Here are 5 methods you can use to increase the intensity of your workouts so you can make more progress in the gym:
1. Forced Reps
Forced reps are probably the most common and straightforward approach to increasing the intensity of any exercise. This method involves performing an exercise to momentary muscular failure and then having a partner assist you in completing additional (i.e. forced) reps. Forced reps are not my favourite method of increasing intensity for two reasons: First, forced reps require you to go beyond muscular failure, which is not necessarily a good thing when it comes to making progress in the gym. Second, the key to this method is in finding a partner that will provide you with the right amount of assistance. Too much and the method becomes useless at increasing the intensity of the exercise. Too little assistance and you could end up hurting yourself or really burning up your central nervous system. For these reasons I only recommend using forced reps sparingly, if ever at all. Additionally, this type of method is best suited with basic exercises like bench press, barbell curls, seated dumbbell shoulder presses etc. You definitely wouldn’t want to try doing forced reps with any type of barbell squat, deadlift, clean, or any other complex movement. That would be a recipe for disaster.
2. Rest Pause Technique
The rest pause method is another excellent technique you can use to increase the intensity of a variety of exercises. This method involves performing an exercise for a prescribed number of reps (or momentary muscular failure), racking the weight and taking a few extra seconds to rest before performing a few additional reps. This process can be repeated as many times as needed. In fact, this is the same technique that is used for the infamous 20 Rep Squat Routine program popularized in the book Super Squats by Randall Strossen. Personally, I think the rest pause technique is great for pretty much any exercise including squats, deadlifts, bench press, barbell curls, leg press etc. and an excellent way to blast through plateaus.
3. Drop Sets or Strip Sets
The drop set or strip set method involves performing an exercise for a prescribed number of reps (or to momentary muscular failure) and then reducing the load before proceeding into another set with little to no rest in between. This process can then be repeated any number of times equating to several drop sets within one larger set. This is one of my favourite techniques and can be used quite effectively in increasing the density (the amount of work performed per unit of time) of your routine. My only recommendation would be to stick with machine or dumbbell exercises. Any exercise that requires you to load a plate can become quite cumbersome with this method (unless you have a couple of partners handy).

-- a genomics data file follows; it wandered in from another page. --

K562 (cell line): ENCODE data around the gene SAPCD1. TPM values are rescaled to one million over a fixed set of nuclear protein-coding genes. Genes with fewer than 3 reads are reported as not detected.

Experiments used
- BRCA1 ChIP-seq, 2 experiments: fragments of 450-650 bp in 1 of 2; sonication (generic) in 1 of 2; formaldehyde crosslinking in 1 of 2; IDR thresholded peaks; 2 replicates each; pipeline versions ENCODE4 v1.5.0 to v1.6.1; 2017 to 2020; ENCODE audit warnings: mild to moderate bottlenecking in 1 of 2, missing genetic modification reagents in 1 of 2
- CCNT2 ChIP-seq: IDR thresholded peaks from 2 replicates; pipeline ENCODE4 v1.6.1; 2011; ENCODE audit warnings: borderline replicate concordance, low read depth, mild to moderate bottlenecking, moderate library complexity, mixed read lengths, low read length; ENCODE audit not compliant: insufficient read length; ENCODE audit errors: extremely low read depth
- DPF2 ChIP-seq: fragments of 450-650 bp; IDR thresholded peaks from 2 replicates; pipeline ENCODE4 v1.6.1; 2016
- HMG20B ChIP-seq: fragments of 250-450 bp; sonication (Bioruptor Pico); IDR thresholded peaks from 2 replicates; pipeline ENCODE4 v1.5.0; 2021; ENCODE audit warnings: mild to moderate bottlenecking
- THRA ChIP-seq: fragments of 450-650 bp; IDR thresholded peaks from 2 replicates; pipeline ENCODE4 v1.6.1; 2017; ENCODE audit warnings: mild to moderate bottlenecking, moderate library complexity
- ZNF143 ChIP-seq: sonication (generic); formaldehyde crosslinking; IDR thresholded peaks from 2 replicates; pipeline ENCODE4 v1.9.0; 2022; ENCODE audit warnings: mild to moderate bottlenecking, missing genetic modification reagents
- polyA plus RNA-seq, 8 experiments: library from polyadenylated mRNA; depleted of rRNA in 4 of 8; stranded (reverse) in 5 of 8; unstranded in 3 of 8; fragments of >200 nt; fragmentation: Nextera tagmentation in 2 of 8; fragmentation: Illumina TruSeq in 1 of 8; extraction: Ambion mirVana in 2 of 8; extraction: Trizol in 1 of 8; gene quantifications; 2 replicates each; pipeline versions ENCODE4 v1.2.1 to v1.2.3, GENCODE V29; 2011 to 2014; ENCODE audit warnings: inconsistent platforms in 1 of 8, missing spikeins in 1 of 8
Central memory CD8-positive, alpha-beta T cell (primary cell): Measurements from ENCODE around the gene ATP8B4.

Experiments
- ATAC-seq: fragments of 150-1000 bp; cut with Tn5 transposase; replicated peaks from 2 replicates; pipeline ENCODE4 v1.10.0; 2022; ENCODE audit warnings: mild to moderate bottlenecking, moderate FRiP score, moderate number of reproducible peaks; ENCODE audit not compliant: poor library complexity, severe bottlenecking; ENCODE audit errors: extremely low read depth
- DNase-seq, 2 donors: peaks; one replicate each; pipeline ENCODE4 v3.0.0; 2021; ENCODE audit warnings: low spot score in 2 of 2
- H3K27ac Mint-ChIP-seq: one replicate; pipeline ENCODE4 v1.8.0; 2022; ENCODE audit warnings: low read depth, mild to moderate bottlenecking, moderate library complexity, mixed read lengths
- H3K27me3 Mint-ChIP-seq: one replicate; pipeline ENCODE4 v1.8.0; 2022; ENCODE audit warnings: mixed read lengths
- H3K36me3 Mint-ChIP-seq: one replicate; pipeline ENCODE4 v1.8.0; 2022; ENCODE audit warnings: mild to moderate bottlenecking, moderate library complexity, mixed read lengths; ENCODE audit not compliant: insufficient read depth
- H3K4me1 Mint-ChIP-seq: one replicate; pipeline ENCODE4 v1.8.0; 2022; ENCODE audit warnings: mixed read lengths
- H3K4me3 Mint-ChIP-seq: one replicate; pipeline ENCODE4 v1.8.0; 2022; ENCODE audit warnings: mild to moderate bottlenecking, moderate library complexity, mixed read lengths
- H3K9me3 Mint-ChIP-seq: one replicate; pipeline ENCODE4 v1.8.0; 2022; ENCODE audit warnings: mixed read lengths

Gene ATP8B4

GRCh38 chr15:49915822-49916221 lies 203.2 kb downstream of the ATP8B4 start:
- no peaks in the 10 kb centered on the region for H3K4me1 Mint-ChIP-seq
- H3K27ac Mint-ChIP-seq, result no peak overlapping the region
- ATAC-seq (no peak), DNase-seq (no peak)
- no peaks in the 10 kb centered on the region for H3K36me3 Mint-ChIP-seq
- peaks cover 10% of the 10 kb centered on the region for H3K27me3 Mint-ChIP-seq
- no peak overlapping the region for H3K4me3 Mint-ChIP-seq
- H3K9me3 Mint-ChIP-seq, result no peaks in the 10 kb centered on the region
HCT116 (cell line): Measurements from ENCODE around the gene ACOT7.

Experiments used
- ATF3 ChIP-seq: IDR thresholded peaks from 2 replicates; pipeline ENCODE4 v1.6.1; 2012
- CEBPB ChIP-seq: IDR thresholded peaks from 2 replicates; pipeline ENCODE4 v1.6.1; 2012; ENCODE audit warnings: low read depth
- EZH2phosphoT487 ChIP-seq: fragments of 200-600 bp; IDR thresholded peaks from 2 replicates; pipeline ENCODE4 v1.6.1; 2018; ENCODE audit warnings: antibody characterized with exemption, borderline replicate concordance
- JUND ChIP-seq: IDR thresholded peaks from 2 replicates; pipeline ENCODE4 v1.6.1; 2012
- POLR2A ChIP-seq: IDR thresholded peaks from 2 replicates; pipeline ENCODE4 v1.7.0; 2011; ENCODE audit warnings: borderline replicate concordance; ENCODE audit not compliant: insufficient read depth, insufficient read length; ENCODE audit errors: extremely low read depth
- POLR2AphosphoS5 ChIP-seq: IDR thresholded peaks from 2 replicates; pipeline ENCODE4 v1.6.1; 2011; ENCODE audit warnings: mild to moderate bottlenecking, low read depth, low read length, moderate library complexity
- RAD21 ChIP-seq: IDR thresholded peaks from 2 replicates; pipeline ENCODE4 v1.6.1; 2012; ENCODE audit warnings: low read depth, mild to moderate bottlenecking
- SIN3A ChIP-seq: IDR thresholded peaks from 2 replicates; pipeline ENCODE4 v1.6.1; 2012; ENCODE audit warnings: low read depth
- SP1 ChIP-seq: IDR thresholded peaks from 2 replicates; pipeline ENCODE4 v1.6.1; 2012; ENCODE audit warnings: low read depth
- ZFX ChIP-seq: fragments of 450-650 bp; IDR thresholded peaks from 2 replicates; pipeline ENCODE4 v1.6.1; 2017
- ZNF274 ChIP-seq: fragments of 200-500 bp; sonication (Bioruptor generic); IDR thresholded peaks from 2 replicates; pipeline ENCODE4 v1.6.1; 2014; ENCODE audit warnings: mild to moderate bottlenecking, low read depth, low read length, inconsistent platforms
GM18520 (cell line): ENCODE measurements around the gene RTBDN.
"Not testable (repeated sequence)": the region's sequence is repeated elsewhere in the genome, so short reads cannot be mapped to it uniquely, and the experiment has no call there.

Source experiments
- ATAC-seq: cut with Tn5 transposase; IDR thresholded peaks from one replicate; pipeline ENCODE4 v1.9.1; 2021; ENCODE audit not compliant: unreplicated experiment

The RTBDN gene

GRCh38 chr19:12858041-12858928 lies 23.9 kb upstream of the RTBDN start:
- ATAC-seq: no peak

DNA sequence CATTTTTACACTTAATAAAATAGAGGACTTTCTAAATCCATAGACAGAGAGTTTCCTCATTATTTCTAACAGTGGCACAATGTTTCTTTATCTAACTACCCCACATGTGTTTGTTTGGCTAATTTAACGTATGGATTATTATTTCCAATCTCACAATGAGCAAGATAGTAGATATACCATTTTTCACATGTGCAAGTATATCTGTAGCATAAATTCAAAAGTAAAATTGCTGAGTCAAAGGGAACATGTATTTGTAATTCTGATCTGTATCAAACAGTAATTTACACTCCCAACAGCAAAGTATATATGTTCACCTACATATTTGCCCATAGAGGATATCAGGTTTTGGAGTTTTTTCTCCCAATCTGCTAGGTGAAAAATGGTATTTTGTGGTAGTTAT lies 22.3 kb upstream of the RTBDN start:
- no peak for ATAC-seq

Incorporating heavy negatives into your routine is an excellent way to encourage more muscle growth. That’s because the majority of muscle fiber damage (aka microtrauma) occurs during the eccentric portion (i.e. muscle lengthening phase) of the exercise.
A good example of this is the bench press. The eccentric portion of the exercise is when you lower the bar to your chest, while the concentric portion is when you lift the weight off of your chest. Because you can handle roughly 25% more weight during the eccentric portion of the exercise, negatives offer you a great opportunity to really overload the targeted muscles.
In my opinion, negatives are best performed AFTER you have completed the main work sets for a targeted exercise. For example, if you were training your biceps using barbell curls for 2 sets of 10-12 reps, you would perform the negatives AFTER you completed your last set. The best way to do this is by having a partner help you curl the weight up (concentric portion) while you lower the weight (negative) down under control. Remember that you can handle roughly 25% more weight when doing negatives so don’t be afraid to bump up the load after your last work set.
My advice would be to use this method sparingly and with only a select number of exercises as negatives are very taxing to the central nervous system. I wouldn’t even dream of performing negatives with deadlifts or squats and I would only attempt negatives on the bench press if I had two spotters.
5. Giant Sets or Supersets
Giant sets or supersets involve completing one set of one exercise and then immediately moving into another set of a different exercise with little or no rest in between. In a way this is very similar to circuit style training and another effective method to increase the density of your workout routine.
My favourite way of incorporating supersets is using them for my accessory (i.e. secondary) movements. Things like barbell curls, dumbbell bench presses, lateral raises etc. are all great movements that can be incorporated well using supersets. For example, you could superset seated dumbbell shoulder presses with lateral raises for an excellent 1-2 combo for your deltoids. In fact, one of my favourite combinations was a giant thigh set that I used to do that went like this:
1 set of squats 10-12 reps
1 set of leg extensions 15-20 reps
1 set of leg press 10-12 reps
I would perform these three exercises one right after another with little to no rest. Once I got through the giant set I’d rest for a few minutes and perform the set again 1-2 times. It was an excellent mass builder for the thighs.
If you’re looking for a way to step up the intensity of your workouts then these 5 methods are an excellent place to start. Feel free to incorporate as many of these methods as you like (and don’t be afraid to combine them). They are a great way to make exercising fun again and re-ignite your passion in the weight room.
Here’s to staying fit!